Travel the world without leaving your chair.
The target of the Read Around The World Challenge is to read at least one book written by an author from each and every country in the world.
All books that are listed here as part of the "Read Around Oceania Challenge" were written by authors from New Zealand.
Find a great book for the next part of your reading journey around the world from this book list. The following popular books have been recommended so far.
Rating: 4 3 Votes
In the quiet of a New Zealand winter's night, a rescue helicopter is sent to airlift a five-year-old boy with severe internal injuries. He's fallen from the upstairs veranda of an isolated farmhouse, and his condition is critical. At first, Finn's fall looks like a horrible accident; after all, he's prone to sleepwalking. Only his frantic mother, Martha McNamara, knows how it happened. And she isn't telling. Not yet. Maybe not ever. Tragedy isn't what the McNamara family expected when they moved to New Zealand. For Martha, it was an escape. For her artist husband Kit, it was a dream. For their... continue
In this personal account, Lilia Tarawa exposes the shocking secrets of a small Christian cult in New Zealand, with its rigid rules and oppressive control of women. She describes her fear when her family questioned Gloriavale's beliefs and practices. When her parents fled with their children, Lilia was forced to make a desperate choice: to stay or to leave. No matter what she chose, she would lose people she loved. In the outside world, Lilia struggled. Would she be damned to hell for leaving? How would she learn to navigate this strange place called "the world?" And would she ever find out the... continue
Rating: 4.5 105 Votes
Sorcha, the seventh child and only daughter of Lord Colum, faces the difficult task of having to save her family from its enemies, who have bewitched her father and six older brothers while forcing her to choose between the life she has always known and a special love. Reprint.
Rating: 3.5 8 Votes
'Janet Frame's luminous words are the more precious because they were snatched from the jaws of the disaster of her early life . . . and yet to read her is no more difficult than breathing' Hilary Mantel When Janet Frame's doctor suggested that she write about her traumatic experiences in mental institutions in order to free herself from them, the result was Faces in the Water, a powerful and poignant novel. Istina Mavet descends through increasingly desolate wards, with the threat of leucotomy ever present. As she observes her fellow patients, long dismissed by hospital staff, with humour and... continue
Rating: 4 65 Votes
Set on a remote island in a post-apocalyptic, plague-ridden world, this bold and ingenious thriller questions what it means to be human as philosophical questions collide with technology.
Rating: 3.5 47 Votes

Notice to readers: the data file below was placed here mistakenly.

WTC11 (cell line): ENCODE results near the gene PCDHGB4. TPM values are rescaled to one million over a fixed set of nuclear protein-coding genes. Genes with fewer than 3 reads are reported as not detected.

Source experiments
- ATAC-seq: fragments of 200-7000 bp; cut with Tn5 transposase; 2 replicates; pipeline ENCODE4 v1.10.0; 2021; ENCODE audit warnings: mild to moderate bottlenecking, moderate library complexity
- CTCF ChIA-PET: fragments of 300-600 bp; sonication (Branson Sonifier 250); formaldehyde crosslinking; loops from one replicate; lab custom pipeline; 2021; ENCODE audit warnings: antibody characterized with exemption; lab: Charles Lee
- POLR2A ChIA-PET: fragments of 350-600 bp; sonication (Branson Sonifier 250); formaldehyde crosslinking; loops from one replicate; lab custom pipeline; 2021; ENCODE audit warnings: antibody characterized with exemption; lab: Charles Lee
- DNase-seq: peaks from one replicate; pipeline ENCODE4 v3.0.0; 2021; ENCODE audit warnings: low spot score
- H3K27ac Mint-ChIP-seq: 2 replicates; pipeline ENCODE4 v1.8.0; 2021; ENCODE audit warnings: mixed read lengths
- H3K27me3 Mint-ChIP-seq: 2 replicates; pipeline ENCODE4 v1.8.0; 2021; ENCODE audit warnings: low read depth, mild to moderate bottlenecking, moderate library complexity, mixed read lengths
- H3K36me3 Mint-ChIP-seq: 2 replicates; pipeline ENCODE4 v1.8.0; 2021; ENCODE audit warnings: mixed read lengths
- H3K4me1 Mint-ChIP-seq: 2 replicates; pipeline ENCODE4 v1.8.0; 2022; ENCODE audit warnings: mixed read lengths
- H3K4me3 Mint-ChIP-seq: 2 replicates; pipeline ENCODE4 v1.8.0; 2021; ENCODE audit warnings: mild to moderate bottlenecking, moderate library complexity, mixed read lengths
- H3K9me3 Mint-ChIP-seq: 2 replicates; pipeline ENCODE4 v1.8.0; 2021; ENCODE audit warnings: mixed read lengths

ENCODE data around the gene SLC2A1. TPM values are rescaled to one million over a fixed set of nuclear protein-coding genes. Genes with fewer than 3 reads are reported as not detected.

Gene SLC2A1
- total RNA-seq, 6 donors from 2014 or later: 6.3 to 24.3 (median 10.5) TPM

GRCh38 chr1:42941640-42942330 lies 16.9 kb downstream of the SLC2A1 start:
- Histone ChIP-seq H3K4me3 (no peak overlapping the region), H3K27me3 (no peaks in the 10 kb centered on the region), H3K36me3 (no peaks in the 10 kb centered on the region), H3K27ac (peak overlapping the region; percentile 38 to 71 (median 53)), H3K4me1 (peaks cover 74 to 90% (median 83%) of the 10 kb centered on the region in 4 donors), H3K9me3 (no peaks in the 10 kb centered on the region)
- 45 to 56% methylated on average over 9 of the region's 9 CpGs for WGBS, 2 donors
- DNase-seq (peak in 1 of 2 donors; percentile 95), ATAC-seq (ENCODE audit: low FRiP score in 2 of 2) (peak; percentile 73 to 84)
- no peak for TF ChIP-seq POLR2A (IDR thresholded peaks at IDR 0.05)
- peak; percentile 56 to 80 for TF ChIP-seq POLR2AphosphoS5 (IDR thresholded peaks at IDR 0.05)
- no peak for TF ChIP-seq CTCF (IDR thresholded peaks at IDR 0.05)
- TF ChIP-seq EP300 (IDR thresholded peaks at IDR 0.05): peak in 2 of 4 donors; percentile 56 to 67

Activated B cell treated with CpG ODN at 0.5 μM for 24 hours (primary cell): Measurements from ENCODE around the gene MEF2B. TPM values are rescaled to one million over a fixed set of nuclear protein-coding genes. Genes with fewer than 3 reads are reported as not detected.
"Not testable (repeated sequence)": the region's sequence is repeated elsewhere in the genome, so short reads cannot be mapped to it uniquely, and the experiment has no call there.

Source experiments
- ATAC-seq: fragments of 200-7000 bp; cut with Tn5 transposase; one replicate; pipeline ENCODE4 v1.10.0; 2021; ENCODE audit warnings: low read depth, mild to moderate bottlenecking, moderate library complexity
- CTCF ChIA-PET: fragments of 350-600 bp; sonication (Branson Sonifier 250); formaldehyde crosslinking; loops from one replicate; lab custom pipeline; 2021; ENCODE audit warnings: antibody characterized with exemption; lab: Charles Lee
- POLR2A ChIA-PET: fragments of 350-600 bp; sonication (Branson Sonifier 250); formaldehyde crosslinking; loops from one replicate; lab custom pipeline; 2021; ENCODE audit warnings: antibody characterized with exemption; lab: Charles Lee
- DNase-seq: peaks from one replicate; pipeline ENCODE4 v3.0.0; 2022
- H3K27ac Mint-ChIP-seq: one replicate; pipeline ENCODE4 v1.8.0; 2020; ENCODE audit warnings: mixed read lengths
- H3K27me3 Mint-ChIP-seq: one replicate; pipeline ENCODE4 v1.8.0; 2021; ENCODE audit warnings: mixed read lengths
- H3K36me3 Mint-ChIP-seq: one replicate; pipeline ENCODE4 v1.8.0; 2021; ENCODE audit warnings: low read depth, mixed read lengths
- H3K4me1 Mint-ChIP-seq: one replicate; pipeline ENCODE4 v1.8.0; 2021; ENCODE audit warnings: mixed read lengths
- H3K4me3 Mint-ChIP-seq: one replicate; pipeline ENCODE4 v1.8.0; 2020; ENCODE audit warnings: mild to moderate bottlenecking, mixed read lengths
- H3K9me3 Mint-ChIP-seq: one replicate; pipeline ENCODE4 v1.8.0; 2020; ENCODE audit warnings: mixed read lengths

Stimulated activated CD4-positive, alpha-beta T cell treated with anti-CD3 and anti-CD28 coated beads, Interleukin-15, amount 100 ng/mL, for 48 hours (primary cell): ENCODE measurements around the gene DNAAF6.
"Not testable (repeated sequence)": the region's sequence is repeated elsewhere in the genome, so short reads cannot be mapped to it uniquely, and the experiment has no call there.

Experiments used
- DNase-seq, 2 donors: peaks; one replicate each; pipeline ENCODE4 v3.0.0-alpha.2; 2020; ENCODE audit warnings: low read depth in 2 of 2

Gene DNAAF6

Gideon the Ninth is the most fun you'll ever have with a skeleton. The Emperor needs necromancers. The Ninth Necromancer needs a swordswoman. Gideon has a sword, some dirty magazines, and no more time for undead bullshit. Tamsyn Muir’s Gideon the Ninth unveils a solar system of swordplay, cut-throat politics, and lesbian necromancers. Her characters leap off the page, as skillfully animated as necromantic skeletons. The result is a heart-pounding epic science fantasy. Brought up by unfriendly, ossifying nuns, ancient retainers, and countless skeletons, Gideon is ready to abandon a life of serv... continue
“Riveting.” —The New York Times Book Review Hundreds of miles from civilization, two ships wreck on opposite ends of the same deserted island in this true story of human nature at its best—and at its worst. It is 1864, and Captain Thomas Musgrave’s schooner, the Grafton, has just wrecked on Auckland Island, a forbidding piece of land 285 miles south of New Zealand. Battered by year-round freezing rain and constant winds, it is one of the most inhospitable places on earth. To be shipwrecked there means almost certain death. Incredibly, at the same time on the opposite end of the island, another... continue
Rating: 4 7 Votes
Life as a Maori in present day New Zealand, chronicling their poverty, their alcoholism and their despair. The narrator is a Maori woman who has nothing but contempt for Maori men--warriors who degenerated into lazy bums.
Rating: 4 4 Votes
First published in New Zealand by Penguin Books (NZ) in 2007.
Rating: 3.6 5 Votes
'Provocative, compassionate and beautiful' - Joy Harjo, US Poet Laureate A moving story of a Maori community's fight for survival, from one of New Zealand's most prominent and celebrated authors On the remote coast of New Zealand, at the curve that binds the land and the sea, a small Maori community live, work, fish, play and tell stories of their ancestors. But something is changing. The prophet child toko can sense it. Men are coming, with dollars and big plans to develop the area for tourism. As their ancestral land becomes threatened, the people must unite in a battle for survival. Weaving... continue